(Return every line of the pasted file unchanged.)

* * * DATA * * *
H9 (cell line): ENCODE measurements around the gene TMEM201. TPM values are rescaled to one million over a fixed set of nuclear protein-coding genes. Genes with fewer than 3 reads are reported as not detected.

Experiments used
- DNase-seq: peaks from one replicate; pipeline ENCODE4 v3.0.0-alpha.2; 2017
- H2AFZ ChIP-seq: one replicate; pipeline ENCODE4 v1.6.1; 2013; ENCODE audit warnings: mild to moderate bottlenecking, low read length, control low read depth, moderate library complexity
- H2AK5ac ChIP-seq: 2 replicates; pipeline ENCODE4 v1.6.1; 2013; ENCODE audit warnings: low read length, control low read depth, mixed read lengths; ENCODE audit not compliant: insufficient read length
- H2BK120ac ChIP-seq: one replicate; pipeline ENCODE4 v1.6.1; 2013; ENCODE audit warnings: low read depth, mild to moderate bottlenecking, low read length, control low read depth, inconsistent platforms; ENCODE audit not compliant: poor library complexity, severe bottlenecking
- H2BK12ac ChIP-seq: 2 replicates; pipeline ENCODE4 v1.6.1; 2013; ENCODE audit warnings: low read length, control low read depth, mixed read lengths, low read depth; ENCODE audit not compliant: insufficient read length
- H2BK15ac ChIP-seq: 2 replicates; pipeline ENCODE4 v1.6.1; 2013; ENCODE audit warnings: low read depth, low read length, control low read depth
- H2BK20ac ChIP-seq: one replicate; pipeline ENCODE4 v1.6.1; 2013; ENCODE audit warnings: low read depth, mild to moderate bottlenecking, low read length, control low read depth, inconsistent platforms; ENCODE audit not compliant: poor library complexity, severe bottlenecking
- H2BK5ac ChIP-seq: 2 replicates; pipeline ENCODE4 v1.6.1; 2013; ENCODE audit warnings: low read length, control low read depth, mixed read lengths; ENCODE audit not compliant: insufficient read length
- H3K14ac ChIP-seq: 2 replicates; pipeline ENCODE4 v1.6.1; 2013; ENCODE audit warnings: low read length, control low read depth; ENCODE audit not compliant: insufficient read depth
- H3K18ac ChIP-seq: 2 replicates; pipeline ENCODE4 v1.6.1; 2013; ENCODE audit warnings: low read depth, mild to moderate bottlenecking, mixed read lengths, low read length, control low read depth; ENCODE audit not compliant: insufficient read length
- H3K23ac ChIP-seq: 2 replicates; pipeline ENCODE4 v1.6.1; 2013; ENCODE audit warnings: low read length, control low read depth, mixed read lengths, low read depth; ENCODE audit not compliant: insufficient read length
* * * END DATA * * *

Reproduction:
H9 (cell line): ENCODE measurements around the gene TMEM201. TPM values are rescaled to one million over a fixed set of nuclear protein-coding genes. Genes with fewer than 3 reads are reported as not detected.

Experiments used
- DNase-seq: peaks from one replicate; pipeline ENCODE4 v3.0.0-alpha.2; 2017
- H2AFZ ChIP-seq: one replicate; pipeline ENCODE4 v1.6.1; 2013; ENCODE audit warnings: mild to moderate bottlenecking, low read length, control low read depth, moderate library complexity
- H2AK5ac ChIP-seq: 2 replicates; pipeline ENCODE4 v1.6.1; 2013; ENCODE audit warnings: low read length, control low read depth, mixed read lengths; ENCODE audit not compliant: insufficient read length
- H2BK120ac ChIP-seq: one replicate; pipeline ENCODE4 v1.6.1; 2013; ENCODE audit warnings: low read depth, mild to moderate bottlenecking, low read length, control low read depth, inconsistent platforms; ENCODE audit not compliant: poor library complexity, severe bottlenecking
- H2BK12ac ChIP-seq: 2 replicates; pipeline ENCODE4 v1.6.1; 2013; ENCODE audit warnings: low read length, control low read depth, mixed read lengths, low read depth; ENCODE audit not compliant: insufficient read length
- H2BK15ac ChIP-seq: 2 replicates; pipeline ENCODE4 v1.6.1; 2013; ENCODE audit warnings: low read depth, low read length, control low read depth
- H2BK20ac ChIP-seq: one replicate; pipeline ENCODE4 v1.6.1; 2013; ENCODE audit warnings: low read depth, mild to moderate bottlenecking, low read length, control low read depth, inconsistent platforms; ENCODE audit not compliant: poor library complexity, severe bottlenecking
- H2BK5ac ChIP-seq: 2 replicates; pipeline ENCODE4 v1.6.1; 2013; ENCODE audit warnings: low read length, control low read depth, mixed read lengths; ENCODE audit not compliant: insufficient read length
- H3K14ac ChIP-seq: 2 replicates; pipeline ENCODE4 v1.6.1; 2013; ENCODE audit warnings: low read length, control low read depth; ENCODE audit not compliant: insufficient read depth
- H3K18ac ChIP-seq: 2 replicates; pipeline ENCODE4 v1.6.1; 2013; ENCODE audit warnings: low read depth, mild to moderate bottlenecking, mixed read lengths, low read length, control low read depth; ENCODE audit not compliant: insufficient read length
- H3K23ac ChIP-seq: 2 replicates; pipeline ENCODE4 v1.6.1; 2013; ENCODE audit warnings: low read length, control low read depth, mixed read lengths, low read depth; ENCODE audit not compliant: insufficient read length